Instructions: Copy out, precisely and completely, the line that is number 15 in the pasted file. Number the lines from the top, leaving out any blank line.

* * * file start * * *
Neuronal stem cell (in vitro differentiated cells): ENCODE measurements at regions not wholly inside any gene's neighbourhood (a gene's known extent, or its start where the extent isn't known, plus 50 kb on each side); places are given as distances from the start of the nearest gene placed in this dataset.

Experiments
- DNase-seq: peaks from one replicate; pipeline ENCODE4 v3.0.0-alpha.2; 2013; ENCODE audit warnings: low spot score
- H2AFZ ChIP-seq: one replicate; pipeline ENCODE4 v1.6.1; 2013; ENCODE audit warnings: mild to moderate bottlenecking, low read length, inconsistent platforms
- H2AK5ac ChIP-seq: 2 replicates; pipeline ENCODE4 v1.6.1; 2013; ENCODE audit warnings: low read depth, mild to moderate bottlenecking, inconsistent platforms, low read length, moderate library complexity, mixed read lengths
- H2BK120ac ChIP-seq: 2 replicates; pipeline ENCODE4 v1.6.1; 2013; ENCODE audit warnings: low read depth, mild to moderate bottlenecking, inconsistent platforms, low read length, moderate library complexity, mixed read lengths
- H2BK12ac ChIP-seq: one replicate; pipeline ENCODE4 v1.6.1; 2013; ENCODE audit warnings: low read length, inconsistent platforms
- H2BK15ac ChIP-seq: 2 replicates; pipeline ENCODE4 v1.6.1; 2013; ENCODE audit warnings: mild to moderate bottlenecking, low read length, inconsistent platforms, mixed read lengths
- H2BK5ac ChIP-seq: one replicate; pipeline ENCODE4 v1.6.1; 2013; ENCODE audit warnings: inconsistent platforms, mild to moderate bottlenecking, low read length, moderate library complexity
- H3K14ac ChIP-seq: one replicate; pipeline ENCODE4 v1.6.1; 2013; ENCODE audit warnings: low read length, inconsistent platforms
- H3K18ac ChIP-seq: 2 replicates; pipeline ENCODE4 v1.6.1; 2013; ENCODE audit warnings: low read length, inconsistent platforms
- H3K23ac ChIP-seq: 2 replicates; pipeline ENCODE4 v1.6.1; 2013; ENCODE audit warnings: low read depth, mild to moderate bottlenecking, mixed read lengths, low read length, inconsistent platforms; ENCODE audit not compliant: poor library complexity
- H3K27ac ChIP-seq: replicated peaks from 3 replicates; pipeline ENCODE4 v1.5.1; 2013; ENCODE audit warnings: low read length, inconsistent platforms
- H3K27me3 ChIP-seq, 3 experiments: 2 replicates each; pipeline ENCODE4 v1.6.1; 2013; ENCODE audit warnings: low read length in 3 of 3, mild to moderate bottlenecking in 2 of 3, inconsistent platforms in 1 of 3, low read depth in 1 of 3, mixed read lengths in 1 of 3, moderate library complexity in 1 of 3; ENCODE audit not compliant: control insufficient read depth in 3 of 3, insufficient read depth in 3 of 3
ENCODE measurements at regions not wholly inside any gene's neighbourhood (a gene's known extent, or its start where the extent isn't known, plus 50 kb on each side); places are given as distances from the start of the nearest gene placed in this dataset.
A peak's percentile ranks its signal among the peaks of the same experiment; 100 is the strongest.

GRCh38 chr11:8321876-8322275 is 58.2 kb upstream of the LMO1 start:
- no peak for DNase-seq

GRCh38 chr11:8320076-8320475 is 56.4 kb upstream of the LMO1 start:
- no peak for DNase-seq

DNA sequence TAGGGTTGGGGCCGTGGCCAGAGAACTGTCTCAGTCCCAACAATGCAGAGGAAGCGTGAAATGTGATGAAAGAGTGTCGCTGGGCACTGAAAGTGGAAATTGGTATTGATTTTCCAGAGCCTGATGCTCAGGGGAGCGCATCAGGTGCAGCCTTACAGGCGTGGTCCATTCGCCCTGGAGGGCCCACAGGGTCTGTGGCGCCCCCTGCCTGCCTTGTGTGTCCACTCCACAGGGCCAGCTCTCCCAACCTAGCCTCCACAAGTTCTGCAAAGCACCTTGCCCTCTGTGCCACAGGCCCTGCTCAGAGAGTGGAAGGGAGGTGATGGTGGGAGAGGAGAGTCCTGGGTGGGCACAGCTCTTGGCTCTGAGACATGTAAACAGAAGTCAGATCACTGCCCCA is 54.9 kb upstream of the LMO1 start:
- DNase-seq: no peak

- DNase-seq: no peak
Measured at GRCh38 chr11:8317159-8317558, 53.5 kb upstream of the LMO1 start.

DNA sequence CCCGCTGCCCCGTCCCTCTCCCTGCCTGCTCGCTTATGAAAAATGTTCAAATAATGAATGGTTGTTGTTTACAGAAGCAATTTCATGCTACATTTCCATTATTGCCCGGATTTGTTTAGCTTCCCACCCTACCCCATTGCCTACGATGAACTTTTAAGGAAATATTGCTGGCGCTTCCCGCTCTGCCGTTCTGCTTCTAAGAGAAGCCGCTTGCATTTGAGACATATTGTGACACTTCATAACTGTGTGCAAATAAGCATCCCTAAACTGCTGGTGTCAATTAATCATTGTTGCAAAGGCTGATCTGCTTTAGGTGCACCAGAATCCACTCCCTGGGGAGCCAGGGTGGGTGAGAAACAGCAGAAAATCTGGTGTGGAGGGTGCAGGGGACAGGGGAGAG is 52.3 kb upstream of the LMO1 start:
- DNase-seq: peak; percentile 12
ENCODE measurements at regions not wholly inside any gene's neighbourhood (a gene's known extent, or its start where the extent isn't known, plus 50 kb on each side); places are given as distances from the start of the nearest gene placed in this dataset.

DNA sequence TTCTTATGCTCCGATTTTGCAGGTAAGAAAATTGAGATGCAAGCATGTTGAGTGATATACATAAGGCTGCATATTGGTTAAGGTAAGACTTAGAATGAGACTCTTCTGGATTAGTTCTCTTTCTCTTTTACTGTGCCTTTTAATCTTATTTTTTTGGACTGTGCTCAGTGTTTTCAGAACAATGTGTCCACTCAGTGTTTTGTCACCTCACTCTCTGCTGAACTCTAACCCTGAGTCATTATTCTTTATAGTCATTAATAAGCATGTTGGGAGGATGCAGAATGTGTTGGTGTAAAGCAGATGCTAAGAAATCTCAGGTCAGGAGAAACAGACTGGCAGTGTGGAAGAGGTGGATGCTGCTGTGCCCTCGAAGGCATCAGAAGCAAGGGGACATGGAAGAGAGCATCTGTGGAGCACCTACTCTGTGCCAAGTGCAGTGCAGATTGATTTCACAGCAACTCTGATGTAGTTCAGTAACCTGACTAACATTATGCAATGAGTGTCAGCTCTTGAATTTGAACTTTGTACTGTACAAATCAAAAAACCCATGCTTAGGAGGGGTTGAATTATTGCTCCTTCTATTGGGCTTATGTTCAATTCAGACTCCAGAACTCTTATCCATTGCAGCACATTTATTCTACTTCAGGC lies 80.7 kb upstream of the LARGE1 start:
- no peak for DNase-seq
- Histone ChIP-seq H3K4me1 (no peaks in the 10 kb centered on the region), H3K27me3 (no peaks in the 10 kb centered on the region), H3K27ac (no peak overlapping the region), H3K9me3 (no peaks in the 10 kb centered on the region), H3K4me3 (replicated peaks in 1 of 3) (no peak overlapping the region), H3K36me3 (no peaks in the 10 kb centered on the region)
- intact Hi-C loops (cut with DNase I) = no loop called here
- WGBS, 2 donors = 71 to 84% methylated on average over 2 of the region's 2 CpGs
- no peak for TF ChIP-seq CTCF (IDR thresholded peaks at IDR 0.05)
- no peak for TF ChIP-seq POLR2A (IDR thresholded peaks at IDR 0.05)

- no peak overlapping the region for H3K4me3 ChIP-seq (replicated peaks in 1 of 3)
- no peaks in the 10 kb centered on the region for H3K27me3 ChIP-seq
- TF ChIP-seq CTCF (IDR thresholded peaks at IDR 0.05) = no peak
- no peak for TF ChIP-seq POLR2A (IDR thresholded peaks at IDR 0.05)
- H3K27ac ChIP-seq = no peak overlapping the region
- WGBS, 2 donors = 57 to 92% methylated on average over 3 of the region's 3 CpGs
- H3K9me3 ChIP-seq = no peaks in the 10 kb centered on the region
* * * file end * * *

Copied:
ENCODE measurements at regions not wholly inside any gene's neighbourhood (a gene's known extent, or its start where the extent isn't known, plus 50 kb on each side); places are given as distances from the start of the nearest gene placed in this dataset.